Palestinian hip-hop trio DAM, above, wield the power of hip-hop as a force against the Israeli occupation of their homeland—the world’s longest—and their minds as well.
Formed in 1998 by brothers Suhell and Tamer Nafar, center and right (friend Mahmoud Jreri, left, was added later), they initially sought to make party records that would earn them cool points with peers and the ladies. Then it was still “just for fun,” says Tamer. They completed a six-track EP titled Stop Selling Drugs, the first time any Palestinian had ever recorded rap music.
Erik Hildebrandt is the guest today on this rebroadcast from my WBAI-NY / 99.5 FM radio show, NONFICTION, this afternoon, Friday, April 9, at 2 pm ET. During our talk, we discussed the process of making pictures, how airplanes are built, the notion of warfare and the reasons for it, and more.
As well, in a few weeks, in a never-before-aired, upcoming piece, I’ll talk to him about his work as a self-publisher, that being an increasingly meaningful preoccupation in this era of media independence.
You can learn more about his work by visiting his Vulture’s Row web site, or by tuning in today at 2 pm ET. If you’re outside of the New York tri-state, check out our live stream on the web. If you miss the live show, dig into our archives for up to 90 days after broadcast.
Washington vs. Tiger, above, is a digital painting by artist Jason Heuser, aka SharpWriter. It imagines our first president defiantly battling a ferocious Bengal beast from the aft of a disintegrating boat…in the middle of what must be a Category 5 hurricane.
Right. If this doesn’t say everything you need to know about the United States of America, I don’t know what does.
Iron Man 2 debuts May 7, and if trailer No. 2, below, is any indication, prepare to defensively wet your pants.
First, the movie pits Iron Man—aka multi-billionaire weapons designer / playboy Tony Stark, above—against nemesis Whiplash, played by misshapen beast-of-a-man Mickey Rourke.
Then, the flick stuffs itself silly with cool actors in deft supporting roles: Samuel L. Jackson as Nick Fury; Don Cheadle, replacing Terrence Howard, as Lt. Colonel James “Rhodey” Rhodes aka War Machine; Scarlett Johansson as Black Widow; and Gwyneth Paltrow returning as Virginia “Pepper” Potts.
Finally, if you’re staring at that photo and can’t figure out the look of Iron Man’s suit, watch the trailer and get your mind blown backward.
Ever since I was was in 4th grade, watching the older kids in our suburban grade school fly control line model planes, like this one, right, before class, I’ve possessed a soft spot for the sport of flying scale fueled aircraft. I’ve never had the money or the spare time to commit and truly learn, not to mention master, the art, but I’ve always thought, and think, I might, one day, hunker down and do so.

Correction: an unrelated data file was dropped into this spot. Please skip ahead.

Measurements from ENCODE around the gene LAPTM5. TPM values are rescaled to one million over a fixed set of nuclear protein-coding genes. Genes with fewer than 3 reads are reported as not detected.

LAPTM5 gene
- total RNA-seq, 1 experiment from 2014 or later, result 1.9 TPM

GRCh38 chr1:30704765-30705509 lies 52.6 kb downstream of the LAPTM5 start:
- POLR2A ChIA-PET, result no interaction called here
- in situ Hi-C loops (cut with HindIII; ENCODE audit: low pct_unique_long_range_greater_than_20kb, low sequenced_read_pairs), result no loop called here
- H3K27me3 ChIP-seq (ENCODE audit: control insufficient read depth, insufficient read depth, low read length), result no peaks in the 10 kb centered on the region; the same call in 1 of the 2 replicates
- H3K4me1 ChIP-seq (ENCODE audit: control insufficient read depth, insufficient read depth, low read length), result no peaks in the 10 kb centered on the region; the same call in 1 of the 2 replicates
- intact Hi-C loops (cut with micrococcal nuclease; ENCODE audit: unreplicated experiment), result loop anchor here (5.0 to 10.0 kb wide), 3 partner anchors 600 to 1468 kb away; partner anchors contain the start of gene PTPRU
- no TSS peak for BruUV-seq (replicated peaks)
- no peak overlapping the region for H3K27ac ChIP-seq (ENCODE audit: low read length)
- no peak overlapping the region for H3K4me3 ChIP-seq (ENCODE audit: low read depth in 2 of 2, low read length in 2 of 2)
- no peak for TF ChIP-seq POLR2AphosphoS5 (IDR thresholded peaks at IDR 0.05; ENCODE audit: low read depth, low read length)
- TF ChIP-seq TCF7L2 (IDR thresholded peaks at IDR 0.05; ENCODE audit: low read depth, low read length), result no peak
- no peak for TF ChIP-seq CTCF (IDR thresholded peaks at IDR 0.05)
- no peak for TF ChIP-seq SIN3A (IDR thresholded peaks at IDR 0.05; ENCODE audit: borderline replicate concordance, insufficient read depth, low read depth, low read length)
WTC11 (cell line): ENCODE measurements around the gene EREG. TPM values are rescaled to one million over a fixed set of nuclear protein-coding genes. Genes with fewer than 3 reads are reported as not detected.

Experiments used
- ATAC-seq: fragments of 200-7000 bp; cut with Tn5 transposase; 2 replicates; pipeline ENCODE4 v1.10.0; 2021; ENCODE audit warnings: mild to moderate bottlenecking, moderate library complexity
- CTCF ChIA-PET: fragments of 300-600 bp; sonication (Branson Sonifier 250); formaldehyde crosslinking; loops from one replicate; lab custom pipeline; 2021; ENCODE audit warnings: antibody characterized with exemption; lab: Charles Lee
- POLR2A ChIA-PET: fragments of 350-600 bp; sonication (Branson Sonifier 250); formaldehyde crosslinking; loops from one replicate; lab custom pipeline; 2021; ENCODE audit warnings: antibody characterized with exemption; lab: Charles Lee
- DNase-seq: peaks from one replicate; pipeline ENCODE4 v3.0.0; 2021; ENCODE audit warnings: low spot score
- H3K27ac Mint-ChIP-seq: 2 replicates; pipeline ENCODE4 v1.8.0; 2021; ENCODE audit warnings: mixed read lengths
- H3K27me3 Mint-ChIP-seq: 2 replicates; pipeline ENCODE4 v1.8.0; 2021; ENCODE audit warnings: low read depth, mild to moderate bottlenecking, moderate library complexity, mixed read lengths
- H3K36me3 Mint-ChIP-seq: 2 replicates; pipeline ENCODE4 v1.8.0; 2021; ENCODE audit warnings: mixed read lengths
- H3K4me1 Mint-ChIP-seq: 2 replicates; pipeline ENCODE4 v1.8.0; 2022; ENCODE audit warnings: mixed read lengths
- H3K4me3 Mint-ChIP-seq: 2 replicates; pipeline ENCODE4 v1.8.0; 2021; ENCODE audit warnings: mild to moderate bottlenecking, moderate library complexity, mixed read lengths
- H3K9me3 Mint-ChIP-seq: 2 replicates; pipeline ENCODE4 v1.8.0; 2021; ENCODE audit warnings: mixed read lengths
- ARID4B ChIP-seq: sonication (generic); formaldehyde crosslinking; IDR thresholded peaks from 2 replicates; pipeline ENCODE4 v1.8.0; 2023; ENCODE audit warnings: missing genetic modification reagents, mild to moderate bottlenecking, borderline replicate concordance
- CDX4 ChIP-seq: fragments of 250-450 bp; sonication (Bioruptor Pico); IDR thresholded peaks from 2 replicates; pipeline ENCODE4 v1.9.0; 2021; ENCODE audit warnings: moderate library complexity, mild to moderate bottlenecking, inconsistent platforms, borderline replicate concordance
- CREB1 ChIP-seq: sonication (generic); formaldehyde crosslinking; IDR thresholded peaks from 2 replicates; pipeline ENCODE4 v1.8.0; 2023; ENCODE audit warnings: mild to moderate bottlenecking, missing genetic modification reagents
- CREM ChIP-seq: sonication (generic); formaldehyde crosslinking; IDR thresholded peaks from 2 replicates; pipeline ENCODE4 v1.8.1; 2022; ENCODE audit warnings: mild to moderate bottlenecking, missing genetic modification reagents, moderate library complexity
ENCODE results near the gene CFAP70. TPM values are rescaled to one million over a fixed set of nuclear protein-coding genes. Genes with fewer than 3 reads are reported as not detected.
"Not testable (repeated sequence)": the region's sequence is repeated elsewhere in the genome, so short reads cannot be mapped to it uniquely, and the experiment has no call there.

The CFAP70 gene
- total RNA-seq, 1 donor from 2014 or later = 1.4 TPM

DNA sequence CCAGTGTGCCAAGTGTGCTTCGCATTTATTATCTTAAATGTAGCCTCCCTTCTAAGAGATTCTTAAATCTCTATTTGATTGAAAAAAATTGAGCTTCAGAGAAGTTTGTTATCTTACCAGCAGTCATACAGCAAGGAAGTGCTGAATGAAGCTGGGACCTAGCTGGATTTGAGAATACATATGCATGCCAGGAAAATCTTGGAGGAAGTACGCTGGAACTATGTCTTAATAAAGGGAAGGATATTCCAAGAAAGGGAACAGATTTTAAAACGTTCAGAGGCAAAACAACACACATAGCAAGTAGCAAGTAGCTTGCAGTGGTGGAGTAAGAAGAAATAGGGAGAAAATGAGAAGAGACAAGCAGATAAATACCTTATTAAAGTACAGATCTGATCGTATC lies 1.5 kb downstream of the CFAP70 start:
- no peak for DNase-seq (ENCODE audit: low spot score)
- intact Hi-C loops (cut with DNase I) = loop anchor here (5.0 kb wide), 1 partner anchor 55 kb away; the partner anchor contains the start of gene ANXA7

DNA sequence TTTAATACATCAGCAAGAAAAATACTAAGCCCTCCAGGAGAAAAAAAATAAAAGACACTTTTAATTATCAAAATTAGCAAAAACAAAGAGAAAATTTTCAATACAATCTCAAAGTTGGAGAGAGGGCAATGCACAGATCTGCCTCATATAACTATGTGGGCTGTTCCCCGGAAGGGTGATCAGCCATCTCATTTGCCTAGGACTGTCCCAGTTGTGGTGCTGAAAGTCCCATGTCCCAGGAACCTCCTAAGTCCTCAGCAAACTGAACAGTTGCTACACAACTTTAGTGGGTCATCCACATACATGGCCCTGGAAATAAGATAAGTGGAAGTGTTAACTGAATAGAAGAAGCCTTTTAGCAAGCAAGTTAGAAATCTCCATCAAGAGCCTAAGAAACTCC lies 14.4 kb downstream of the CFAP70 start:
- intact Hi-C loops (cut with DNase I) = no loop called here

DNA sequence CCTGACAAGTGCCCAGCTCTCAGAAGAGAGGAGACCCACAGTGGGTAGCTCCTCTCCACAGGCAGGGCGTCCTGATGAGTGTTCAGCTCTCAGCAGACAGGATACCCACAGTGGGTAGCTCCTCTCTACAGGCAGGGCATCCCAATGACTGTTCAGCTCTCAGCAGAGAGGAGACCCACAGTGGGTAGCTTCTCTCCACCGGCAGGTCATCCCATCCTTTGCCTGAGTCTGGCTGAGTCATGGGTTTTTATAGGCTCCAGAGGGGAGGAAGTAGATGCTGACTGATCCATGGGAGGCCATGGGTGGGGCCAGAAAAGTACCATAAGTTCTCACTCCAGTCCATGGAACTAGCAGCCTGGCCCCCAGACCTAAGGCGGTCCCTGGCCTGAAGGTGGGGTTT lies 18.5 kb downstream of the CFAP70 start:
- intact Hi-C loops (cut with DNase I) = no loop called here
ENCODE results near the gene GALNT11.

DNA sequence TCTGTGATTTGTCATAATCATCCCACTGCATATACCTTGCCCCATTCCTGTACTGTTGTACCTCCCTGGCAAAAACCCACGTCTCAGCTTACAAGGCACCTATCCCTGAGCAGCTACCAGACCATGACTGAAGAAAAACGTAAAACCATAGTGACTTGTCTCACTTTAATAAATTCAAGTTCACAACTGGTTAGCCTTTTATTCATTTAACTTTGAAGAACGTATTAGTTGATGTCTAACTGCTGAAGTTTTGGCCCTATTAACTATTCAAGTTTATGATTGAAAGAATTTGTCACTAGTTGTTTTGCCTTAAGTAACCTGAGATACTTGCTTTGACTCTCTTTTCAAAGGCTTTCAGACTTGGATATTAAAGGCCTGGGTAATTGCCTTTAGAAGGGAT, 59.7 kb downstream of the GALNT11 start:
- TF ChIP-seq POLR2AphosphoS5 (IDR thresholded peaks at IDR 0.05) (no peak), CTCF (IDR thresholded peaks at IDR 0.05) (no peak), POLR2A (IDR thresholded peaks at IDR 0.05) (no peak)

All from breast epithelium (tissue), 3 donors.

Imagine my surprise, though, when, peeking into the field several years later, I learned of the astounding levels to which skilled would-be flight jocks and plane builders had taken this pastime. See that B-52 in video still, above? Most people, upon spying the image, would conclude some lucky fan had squeezed off a shot of the U.S. Air Force’s workhorse, off on another mission.
Do you like a good sword? Now available on DVD, the documentary Reclaiming the Bladegeeks out on the history and power of “the Medieval and Renaissance blade, a profound and beautiful object hand-crafted by master artisans of old.” Indeed, the weapon is
an object of great complexity, yet one with a singular use in mind – it is designed to kill. The truth of the sword has been shrouded in antiquity, and the Renaissance martial arts that brought it to being are long forgotten. The ancient practitioners lent us all they knew through their manuscripts. As gunslingers of the Renaissance they were western heroes with swords, and they lived and died by them. Yet today their history remains cloaked under a shadow of legend.
Ever seen this movie?: An angry couple is in their humid apartment’s living room, screeching at each other. The man, in a fit of passion, loudly slaps the woman.
Instead of cowering, though, she becomes enraged. “YOU FILTHY MOTHER$%&@#%!!” she curses, holding her bruised cheek in pain and shock. He tries to apologize. “Baby, I’m sorry. I don’t know what happened!” She’s done, though. Her eyes go cold. “Oh, I got somethin’ for you…you dirty MOTHER$%&@#%!!” she screams, as she disappears into the darkened bedroom.
Typically, she returns with a gun. But wouldn’t it be cool if the next thing you heard were servomotors…then the sound of a smashing bedroom door frame as she emerged from the dark, not with a .38, but piloting one of these, above: A Super Armored Fighting Suit (S.A.F.S.), from the anime Neon Genesis Evangelion?